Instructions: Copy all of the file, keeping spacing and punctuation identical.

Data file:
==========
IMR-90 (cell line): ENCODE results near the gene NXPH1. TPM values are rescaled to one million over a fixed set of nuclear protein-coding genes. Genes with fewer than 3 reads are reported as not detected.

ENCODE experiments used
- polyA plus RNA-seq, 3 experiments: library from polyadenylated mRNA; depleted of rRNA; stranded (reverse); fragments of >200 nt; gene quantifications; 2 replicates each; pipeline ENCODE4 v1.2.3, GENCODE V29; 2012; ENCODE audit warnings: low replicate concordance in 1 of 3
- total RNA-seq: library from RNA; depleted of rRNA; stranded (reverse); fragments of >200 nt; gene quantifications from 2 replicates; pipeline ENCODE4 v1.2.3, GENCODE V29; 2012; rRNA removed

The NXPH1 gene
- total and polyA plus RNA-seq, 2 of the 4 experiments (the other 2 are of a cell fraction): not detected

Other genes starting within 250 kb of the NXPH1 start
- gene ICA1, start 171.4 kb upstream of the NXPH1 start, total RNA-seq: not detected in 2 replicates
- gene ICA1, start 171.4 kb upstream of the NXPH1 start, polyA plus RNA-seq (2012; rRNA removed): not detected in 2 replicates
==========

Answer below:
IMR-90 (cell line): ENCODE results near the gene NXPH1. TPM values are rescaled to one million over a fixed set of nuclear protein-coding genes. Genes with fewer than 3 reads are reported as not detected.

ENCODE experiments used
- polyA plus RNA-seq, 3 experiments: library from polyadenylated mRNA; depleted of rRNA; stranded (reverse); fragments of >200 nt; gene quantifications; 2 replicates each; pipeline ENCODE4 v1.2.3, GENCODE V29; 2012; ENCODE audit warnings: low replicate concordance in 1 of 3
- total RNA-seq: library from RNA; depleted of rRNA; stranded (reverse); fragments of >200 nt; gene quantifications from 2 replicates; pipeline ENCODE4 v1.2.3, GENCODE V29; 2012; rRNA removed

The NXPH1 gene
- total and polyA plus RNA-seq, 2 of the 4 experiments (the other 2 are of a cell fraction): not detected

Other genes starting within 250 kb of the NXPH1 start
- gene ICA1, start 171.4 kb upstream of the NXPH1 start, total RNA-seq: not detected in 2 replicates
- gene ICA1, start 171.4 kb upstream of the NXPH1 start, polyA plus RNA-seq (2012; rRNA removed): not detected in 2 replicates